How GPS Tracking Can Improve FBT Reporting
By Mark Schneider

One of the best ways to attract high-quality staff is through offering fringe benefits to employees. It just makes good sense. When workers are treated well, and enjoy some extra perks, they are motivated to both maintain a high standard of work practice, as well as be more inclined to remain at their current position, rather than looking for more promising jobs elsewhere. In this sense, fringe benefits, though they may appear to benefit employees, provide employers with both better work, and more stable employee retention.

But in Australia, you can’t just offer fringe benefits and be done with it. There is a fringe benefit tax that must be calculated and paid for the perks that you offer to employees. For some businesses, this is a fairly straightforward procedure that doesn’t require much other than a little bit of number crunching as the tax season arrives. But for the professional transportation and cargo industries, fbt reporting can get a bit more complicated thanks to the mobile nature of the work that employees do.

Easy But Expensive

For better or for worse, the Australian government introduced a method for FBT tax calculation in 2011 that made it easier for employers to figure out their FBT reporting obligations. It’s a flat, 20% rate that doesn’t involve much in the way of complex calculations to arrive at this result. Of course, the downside to such a simple system is that it can be inefficient and expensive. This statutory fraction formula method is based on the price of the vehicle being used.

So, for example, a $35000 vehicle that has travelled a total of 26000 km for the year would have a payment amount of roughly $20000 using the easier statutory fraction method. However, there is another option for employers. It’s called the operational cost method, and it uses actual reported activity. In this case, that 26000 km, when correctly logged and used to calculate FBT would amount to just $11000. That’s a 40% saving on FBT payment for choosing to be more accurate.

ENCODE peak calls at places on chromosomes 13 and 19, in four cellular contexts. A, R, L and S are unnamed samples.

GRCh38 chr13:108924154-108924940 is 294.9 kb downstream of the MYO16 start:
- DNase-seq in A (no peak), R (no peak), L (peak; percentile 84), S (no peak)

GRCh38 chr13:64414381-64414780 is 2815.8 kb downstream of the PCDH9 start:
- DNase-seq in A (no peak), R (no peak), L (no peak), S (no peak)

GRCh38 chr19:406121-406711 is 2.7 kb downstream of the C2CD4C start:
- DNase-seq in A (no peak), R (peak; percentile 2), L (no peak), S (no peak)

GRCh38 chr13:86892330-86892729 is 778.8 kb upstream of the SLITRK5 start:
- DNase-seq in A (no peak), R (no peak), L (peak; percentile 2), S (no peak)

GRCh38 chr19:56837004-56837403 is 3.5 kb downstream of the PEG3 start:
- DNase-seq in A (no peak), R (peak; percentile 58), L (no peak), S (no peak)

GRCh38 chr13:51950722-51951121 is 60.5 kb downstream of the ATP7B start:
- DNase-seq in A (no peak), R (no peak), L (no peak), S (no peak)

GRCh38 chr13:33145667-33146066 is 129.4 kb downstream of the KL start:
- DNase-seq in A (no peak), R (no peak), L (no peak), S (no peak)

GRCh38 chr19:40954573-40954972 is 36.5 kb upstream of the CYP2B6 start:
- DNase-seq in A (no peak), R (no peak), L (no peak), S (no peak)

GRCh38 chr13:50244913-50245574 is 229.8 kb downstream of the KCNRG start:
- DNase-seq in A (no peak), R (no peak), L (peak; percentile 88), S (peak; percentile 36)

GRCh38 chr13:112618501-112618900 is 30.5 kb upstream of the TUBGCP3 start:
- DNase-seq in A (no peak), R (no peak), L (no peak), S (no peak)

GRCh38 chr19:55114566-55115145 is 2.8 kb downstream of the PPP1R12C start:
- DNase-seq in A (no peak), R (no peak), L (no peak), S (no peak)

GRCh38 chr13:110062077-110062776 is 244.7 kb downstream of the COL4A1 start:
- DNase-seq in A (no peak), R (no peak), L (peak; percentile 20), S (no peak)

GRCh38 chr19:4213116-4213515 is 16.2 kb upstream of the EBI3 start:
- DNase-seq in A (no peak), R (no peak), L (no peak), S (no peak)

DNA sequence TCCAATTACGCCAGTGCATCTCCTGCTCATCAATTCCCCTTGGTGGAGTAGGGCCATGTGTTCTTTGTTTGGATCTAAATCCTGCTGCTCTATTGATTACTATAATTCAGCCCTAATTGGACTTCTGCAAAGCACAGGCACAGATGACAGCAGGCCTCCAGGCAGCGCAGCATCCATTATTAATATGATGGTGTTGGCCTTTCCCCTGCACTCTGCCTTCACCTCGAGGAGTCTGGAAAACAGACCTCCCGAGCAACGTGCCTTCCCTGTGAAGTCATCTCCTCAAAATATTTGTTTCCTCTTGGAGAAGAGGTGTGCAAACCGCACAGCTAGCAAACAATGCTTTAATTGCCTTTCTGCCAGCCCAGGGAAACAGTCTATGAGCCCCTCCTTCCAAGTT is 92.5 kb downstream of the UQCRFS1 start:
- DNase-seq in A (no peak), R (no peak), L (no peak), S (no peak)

Record As You Go

In the past —and for companies that have not yet updated their systems— if an employer chose to go with the more accurate and efficient operational cost method, the process of calculating FBT reporting for drivers was much more tedious. It involved requiring drivers to make a note of exactly how much distance was travelled, which necessitated keeping log books that had to dutifully be kept up to date, on top of expecting drivers to perform their actual job to the best of their ability.

This could often have its own pitfalls as drivers used estimates, rounded figures up or down, or simply forgot to make entries for a particular journey, requiring guesswork and more estimates at a later date. In short, manual entry, while potentially more accurate, can be more demanding and more prone to error when using traditional methods of log/bookkeeping.

The Digital Difference

Using a modern, fully integrated GPS tracking system like those offered by Fleetdynamics makes the operational cost method easier, more efficient and more financially viable. Now, the accuracy of the travel data has been taken out of the hands of the employee and put in a computer. A GPS system, because of its primary function as a location device, can track the entire journey and note the exact distances. Some GPS vehicle tracking companies also offer the ability to log which routes are for personal use and which are for business purposes, further simplifying the FBT tax output.

With a GPS system, you can reap the benefits of operational cost calculation without making any extra demands on either drivers or finance department staff. The required data is automatically recorded and easy to access in a table format that can be forwarded on to your accountant.

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